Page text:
A Boarding School Interview: Susan Mantilla-Goin @ Fay School

We’re counting down to RIISEMV19 Events! In anticipation of the first of two – Building Boarding School Networks on August 12 (join us), we checked in with one of our thought-leader panelists, Susan Mantilla-Goin at Fay School in Southborough, CT, located about 90 miles from the ferry to Martha’s Vineyard!

RIISE: Susan, how long have you been at Fay?
SMG: I have worked at Fay School for 5 years. I am the Senior Associate Director of Admission & Director of Financial Aid.

RIISE: What do you enjoy the most?
SMG: I really enjoy interviewing prospective students and helping them explore Fay. I love that I get to watch and support enrolled students as they explore new opportunities and talents.

RIISE: What makes Fay unique?
SMG: As a junior boarding school, middle school is a time where students are often developing a greater awareness of what’s happening in the world and how that affects them. Helping students find their voice, develop self-advocacy skills, and understanding of the value and importance of diversity, empathy, and engagement is important to me.

RIISE: We’re curious about what aspects of the boarding school experience you believe students will benefit from the most?
SMG: Our alumni often share that they felt known and valued for their individual contributions to our community. Fay students come from over 25 countries, 15 states, and 40 towns in Massachusetts. Our students benefit from being part of a global community and certainly learned or improved time management and organizational skills, discovered new interests as well. These skills serve them well in secondary school, college, and life. However, being part of a connected community at Fay is what gives them the confidence to step out of their comfort zone.

As a junior boarding school, we know that middle school students benefit from structure and support as they navigate the increased independence when they live away from home. Learning to manage their time, self-advocate, and live in a truly multicultural community in middle school better prepares them for even more independence they will have in high school and college.

RISE: Okay, so let’s talk about the biggest misconception folx have about the boarding school experience.
SMG: I think some parents worry that they won’t have a voice in their child’s schooling if a student goes to boarding school. That could not be farther from the truth – schools partner with parents. At Fay, we send weekly updates on Fridays, the academic advisor and dorm parents have regular communication with parents and student can bring cell phones for use during specified times during the week and most of the weekend. Boarding schools tend to have few random days off. Instead, boarding schools build in longer breaks so that students can have extended time at home and our teachers can still do all-school professional development.

RIISE: Let’s flip that last question and ask what’s the most important thing families should consider?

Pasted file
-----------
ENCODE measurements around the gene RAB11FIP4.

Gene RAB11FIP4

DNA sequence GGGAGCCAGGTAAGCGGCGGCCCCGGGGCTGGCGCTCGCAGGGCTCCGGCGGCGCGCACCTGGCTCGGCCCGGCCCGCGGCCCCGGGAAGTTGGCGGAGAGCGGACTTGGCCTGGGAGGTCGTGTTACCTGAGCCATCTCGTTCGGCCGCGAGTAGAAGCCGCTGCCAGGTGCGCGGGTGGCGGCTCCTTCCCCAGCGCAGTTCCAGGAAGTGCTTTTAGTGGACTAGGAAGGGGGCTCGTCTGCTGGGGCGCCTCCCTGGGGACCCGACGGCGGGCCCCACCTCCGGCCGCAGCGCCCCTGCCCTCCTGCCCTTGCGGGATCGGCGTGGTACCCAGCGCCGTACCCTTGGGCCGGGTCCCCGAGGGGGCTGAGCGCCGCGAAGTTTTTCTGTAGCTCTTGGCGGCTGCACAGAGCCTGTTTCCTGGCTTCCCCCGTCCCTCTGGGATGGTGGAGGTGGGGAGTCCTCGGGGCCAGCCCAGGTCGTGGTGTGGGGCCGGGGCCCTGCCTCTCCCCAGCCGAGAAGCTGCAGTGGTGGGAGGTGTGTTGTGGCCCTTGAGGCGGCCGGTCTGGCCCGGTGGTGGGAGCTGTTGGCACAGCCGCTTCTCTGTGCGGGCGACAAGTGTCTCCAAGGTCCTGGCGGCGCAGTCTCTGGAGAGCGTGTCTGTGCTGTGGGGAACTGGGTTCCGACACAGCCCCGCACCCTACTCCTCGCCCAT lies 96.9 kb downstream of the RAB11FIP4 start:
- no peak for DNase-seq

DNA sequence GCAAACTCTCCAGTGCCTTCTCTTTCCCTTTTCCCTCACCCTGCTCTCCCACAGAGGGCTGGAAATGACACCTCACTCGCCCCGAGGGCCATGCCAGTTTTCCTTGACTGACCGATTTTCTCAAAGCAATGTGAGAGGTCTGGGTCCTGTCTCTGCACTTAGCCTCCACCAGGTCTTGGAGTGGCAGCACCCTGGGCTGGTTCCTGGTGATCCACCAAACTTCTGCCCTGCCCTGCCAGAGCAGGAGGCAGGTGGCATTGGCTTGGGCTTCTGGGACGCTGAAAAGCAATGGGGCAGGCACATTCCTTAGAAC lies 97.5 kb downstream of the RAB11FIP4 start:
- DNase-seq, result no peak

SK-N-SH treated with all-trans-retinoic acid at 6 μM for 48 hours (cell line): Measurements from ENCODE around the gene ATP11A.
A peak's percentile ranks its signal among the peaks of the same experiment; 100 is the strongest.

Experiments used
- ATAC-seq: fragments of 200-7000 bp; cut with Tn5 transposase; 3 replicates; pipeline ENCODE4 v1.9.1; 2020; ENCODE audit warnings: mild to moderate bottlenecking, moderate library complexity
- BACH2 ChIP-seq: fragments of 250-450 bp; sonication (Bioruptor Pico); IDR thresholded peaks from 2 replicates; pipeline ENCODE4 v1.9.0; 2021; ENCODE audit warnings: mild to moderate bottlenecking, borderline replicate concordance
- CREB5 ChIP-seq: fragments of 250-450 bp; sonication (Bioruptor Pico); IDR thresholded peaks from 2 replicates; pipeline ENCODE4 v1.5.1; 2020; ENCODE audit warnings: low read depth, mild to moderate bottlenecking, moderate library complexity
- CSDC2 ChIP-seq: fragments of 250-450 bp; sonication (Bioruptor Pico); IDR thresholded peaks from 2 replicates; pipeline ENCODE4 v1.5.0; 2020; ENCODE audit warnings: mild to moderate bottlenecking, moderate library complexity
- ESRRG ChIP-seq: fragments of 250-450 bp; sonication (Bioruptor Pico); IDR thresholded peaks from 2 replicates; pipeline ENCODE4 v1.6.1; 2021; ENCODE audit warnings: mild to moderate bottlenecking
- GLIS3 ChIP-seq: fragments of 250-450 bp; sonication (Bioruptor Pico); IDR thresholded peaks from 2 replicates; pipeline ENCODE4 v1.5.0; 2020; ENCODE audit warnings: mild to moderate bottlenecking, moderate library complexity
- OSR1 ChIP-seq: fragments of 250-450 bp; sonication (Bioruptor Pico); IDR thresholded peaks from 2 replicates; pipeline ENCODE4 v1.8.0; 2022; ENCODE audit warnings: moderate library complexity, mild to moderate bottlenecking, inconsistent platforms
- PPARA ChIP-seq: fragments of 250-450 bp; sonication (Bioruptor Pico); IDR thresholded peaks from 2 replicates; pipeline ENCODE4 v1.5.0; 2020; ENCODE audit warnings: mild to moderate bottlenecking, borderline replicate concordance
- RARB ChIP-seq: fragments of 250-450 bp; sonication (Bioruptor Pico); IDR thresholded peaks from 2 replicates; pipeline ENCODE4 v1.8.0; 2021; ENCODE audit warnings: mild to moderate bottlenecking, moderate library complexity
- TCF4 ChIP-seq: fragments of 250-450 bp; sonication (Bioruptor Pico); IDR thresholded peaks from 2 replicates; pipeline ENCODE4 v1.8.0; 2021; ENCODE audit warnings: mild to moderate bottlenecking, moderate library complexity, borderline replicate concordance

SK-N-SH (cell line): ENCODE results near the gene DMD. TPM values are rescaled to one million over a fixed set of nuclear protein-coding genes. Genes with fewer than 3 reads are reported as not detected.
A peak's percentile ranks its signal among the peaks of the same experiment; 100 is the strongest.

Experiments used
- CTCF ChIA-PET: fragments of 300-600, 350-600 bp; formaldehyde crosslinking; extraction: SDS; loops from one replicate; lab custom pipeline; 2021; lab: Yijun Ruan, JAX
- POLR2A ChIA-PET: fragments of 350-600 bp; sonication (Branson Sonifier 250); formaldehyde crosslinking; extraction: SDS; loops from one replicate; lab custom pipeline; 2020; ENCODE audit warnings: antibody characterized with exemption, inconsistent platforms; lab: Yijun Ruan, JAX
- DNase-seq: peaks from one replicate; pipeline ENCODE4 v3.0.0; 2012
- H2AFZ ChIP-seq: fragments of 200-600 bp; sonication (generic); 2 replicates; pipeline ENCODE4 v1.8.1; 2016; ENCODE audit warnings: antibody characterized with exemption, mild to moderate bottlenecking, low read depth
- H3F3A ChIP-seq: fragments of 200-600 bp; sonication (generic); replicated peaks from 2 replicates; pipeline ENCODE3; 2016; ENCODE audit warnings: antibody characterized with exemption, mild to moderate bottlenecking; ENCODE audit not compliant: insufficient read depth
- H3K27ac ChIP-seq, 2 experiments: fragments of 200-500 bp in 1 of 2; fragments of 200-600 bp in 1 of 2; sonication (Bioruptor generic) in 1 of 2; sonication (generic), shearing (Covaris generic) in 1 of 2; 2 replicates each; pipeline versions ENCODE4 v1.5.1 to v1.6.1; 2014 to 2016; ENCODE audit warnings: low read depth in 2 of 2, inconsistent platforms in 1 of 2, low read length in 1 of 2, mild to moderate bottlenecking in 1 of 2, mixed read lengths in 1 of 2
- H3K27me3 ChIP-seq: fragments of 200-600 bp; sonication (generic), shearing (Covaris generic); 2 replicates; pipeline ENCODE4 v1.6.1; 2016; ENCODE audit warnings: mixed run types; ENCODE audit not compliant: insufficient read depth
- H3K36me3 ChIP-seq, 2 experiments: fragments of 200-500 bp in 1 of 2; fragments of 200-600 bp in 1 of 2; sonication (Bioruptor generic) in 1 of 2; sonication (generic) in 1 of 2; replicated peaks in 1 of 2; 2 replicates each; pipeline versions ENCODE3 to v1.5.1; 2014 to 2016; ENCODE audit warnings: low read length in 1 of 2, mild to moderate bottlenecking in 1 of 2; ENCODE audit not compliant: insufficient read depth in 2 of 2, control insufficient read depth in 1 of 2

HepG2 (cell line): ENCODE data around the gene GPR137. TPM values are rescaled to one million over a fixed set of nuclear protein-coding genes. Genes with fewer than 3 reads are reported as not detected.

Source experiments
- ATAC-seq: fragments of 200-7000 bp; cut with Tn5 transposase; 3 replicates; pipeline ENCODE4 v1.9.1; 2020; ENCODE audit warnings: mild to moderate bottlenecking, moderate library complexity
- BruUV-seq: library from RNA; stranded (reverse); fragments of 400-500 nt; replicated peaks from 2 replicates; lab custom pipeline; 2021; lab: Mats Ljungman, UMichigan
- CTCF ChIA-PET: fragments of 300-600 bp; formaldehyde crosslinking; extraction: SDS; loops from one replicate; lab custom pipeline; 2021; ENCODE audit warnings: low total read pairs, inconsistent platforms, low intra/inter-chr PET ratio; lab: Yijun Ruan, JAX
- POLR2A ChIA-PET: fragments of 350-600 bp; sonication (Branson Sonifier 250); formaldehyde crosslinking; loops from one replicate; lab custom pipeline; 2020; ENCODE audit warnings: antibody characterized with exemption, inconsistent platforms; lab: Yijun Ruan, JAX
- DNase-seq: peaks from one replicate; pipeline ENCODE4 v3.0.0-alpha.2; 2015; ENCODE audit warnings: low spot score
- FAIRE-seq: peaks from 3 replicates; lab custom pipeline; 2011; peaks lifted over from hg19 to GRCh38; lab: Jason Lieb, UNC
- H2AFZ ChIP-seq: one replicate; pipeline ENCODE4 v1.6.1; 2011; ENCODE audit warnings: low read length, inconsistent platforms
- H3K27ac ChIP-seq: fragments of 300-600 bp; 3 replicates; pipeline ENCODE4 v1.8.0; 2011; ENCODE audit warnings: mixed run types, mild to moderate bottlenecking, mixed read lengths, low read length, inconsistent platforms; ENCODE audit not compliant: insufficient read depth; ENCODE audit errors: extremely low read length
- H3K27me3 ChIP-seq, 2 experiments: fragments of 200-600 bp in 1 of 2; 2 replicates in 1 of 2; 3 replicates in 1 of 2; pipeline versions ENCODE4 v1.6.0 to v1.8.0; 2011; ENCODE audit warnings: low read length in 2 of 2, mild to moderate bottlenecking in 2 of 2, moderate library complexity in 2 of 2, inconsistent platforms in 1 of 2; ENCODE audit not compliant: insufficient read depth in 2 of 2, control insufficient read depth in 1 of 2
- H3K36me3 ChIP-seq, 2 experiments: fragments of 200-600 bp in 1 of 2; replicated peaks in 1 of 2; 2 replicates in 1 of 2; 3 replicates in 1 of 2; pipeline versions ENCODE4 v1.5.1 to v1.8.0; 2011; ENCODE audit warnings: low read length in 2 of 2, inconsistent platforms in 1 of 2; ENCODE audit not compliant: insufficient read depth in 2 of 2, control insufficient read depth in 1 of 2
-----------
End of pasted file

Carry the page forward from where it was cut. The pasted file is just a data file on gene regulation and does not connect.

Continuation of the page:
SMG: When exploring schools, focus on the fit. Explore different kinds of schools – size, geographic location, coed and single-gender schools, etc. – you will find that each school has a different feel and culture. Don’t worry about the cost of the school while exploring your options. Boarding schools are looking for students who are the best fit for their academic, extracurricular, and residential program from all socio-economic backgrounds. Boarding schools have a lot to offer your child and family AND your child and family will enrich the school community as well.

RIISE: How are students of color supported after gaining access to Fay? How do they have voice and visibility?
SMG: Hear from a parent of a recent Fay graduate.
SMG: Hear from a recent Fay graduate.

RIISE: We’re so excited about RIISEMV19 events, and having Fay join families at our Building Boarding School Networks on 8.12. What comes to mind when you think about the Vineyard?
SMG: Sun, sand, and community are the first things that come to mind when I think of the Vineyard. Oaks Bluff and the Vineyard’s history within the Black community is something I have read a lot about but have not had the privilege of experiencing first hand. This will actually be my first trip to the Vineyard and I look forward to getting a glimpse of what makes MV so special.

At RIISE’s Building Boarding School Networks events, I am eager to share all that boarding schools and Fay School, in particular, can offer to 7th, 8th, and 9th-grade students. I hope to learn from families what they are looking for in a school community and share what I learn with the Fay School community.

RIISE: Finally, what books will you be reading on the beach?
SMG: All Fay faculty are reading Range: Why Generalist Triumph in a Specialized World by David Epstein. I am also reading Leaving Maggie Hope by Anthony S. Abbott and Warriors Don’t Cry by Melba Patillo Beales with my 12-year old son.

On the Vineyard?
8.12 – Building Boarding School Networks
Edgartown Public Library
Martha’s Vineyard

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